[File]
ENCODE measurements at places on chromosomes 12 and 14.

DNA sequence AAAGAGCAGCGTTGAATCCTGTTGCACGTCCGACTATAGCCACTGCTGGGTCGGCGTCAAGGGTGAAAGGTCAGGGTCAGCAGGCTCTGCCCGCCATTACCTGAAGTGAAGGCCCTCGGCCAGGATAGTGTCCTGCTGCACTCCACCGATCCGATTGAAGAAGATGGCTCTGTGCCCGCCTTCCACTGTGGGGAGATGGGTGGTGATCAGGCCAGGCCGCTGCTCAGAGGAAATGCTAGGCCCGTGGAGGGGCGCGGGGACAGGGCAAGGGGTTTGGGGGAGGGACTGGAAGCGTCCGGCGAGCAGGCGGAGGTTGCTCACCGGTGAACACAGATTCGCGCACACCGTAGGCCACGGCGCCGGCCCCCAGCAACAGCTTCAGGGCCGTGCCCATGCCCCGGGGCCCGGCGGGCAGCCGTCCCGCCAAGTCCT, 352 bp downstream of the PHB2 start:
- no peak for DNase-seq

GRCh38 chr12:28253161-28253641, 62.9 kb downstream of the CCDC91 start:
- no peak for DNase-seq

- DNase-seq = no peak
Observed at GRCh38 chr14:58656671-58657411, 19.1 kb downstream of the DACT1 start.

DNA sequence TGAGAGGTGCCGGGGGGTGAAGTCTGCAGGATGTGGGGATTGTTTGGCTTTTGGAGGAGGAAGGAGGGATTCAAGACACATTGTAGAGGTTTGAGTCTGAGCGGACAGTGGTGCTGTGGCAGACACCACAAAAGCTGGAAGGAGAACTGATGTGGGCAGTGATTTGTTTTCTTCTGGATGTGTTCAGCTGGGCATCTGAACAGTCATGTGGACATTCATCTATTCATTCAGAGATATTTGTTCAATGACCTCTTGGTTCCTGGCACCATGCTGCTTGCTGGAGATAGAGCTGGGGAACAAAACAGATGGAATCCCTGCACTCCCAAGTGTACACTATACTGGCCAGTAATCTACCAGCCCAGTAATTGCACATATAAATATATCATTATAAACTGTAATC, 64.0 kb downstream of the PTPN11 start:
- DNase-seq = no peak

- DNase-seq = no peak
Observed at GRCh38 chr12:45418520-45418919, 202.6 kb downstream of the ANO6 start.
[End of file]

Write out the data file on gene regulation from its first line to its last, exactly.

ENCODE measurements at places on chromosomes 12 and 14.

DNA sequence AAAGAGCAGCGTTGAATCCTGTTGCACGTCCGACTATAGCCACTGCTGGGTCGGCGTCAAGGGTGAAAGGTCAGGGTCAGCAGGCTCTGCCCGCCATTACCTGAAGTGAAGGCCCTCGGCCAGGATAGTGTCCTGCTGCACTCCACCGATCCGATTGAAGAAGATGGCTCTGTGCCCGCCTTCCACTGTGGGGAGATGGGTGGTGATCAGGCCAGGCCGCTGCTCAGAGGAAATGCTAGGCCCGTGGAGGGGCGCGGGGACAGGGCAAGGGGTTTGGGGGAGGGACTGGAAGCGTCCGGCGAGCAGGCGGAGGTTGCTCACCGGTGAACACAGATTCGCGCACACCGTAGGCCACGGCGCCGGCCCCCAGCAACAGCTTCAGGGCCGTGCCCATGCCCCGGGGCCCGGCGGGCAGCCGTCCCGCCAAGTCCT, 352 bp downstream of the PHB2 start:
- no peak for DNase-seq

GRCh38 chr12:28253161-28253641, 62.9 kb downstream of the CCDC91 start:
- no peak for DNase-seq

- DNase-seq = no peak
Observed at GRCh38 chr14:58656671-58657411, 19.1 kb downstream of the DACT1 start.

DNA sequence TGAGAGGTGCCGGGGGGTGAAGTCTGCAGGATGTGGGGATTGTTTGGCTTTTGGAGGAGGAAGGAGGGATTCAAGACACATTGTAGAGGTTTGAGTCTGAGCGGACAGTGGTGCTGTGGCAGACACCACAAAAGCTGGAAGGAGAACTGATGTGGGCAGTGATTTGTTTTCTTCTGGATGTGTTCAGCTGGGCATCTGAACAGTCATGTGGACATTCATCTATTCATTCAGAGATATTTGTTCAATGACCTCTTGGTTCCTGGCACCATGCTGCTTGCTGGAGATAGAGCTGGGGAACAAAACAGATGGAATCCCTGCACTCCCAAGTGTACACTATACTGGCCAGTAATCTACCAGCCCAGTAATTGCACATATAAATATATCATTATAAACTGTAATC, 64.0 kb downstream of the PTPN11 start:
- DNase-seq = no peak

- DNase-seq = no peak
Observed at GRCh38 chr12:45418520-45418919, 202.6 kb downstream of the ANO6 start.